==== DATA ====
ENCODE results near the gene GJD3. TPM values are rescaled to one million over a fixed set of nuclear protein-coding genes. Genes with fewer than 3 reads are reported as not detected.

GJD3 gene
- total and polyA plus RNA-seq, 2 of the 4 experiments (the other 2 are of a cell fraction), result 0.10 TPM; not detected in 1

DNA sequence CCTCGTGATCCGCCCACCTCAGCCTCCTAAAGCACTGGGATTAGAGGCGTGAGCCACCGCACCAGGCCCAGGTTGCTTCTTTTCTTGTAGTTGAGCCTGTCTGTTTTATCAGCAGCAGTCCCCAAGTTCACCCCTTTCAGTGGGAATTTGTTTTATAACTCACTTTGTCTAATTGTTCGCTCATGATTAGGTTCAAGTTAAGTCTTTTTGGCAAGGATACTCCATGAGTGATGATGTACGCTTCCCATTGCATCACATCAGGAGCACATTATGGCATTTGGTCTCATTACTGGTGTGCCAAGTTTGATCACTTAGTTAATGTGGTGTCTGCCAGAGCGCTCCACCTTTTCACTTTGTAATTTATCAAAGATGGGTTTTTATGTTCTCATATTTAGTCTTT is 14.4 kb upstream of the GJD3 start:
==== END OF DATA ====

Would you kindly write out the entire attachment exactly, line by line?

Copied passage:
ENCODE results near the gene GJD3. TPM values are rescaled to one million over a fixed set of nuclear protein-coding genes. Genes with fewer than 3 reads are reported as not detected.

GJD3 gene
- total and polyA plus RNA-seq, 2 of the 4 experiments (the other 2 are of a cell fraction), result 0.10 TPM; not detected in 1

DNA sequence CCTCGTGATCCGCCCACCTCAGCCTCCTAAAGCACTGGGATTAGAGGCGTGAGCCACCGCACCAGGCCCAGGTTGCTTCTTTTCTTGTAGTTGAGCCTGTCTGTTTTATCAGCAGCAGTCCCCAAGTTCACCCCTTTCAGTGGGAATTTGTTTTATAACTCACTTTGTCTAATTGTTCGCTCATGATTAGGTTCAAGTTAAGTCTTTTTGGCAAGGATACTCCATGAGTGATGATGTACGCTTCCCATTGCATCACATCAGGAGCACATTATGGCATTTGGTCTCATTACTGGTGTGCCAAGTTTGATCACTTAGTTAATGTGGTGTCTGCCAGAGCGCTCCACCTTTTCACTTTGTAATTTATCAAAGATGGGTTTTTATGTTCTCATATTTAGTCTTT is 14.4 kb upstream of the GJD3 start: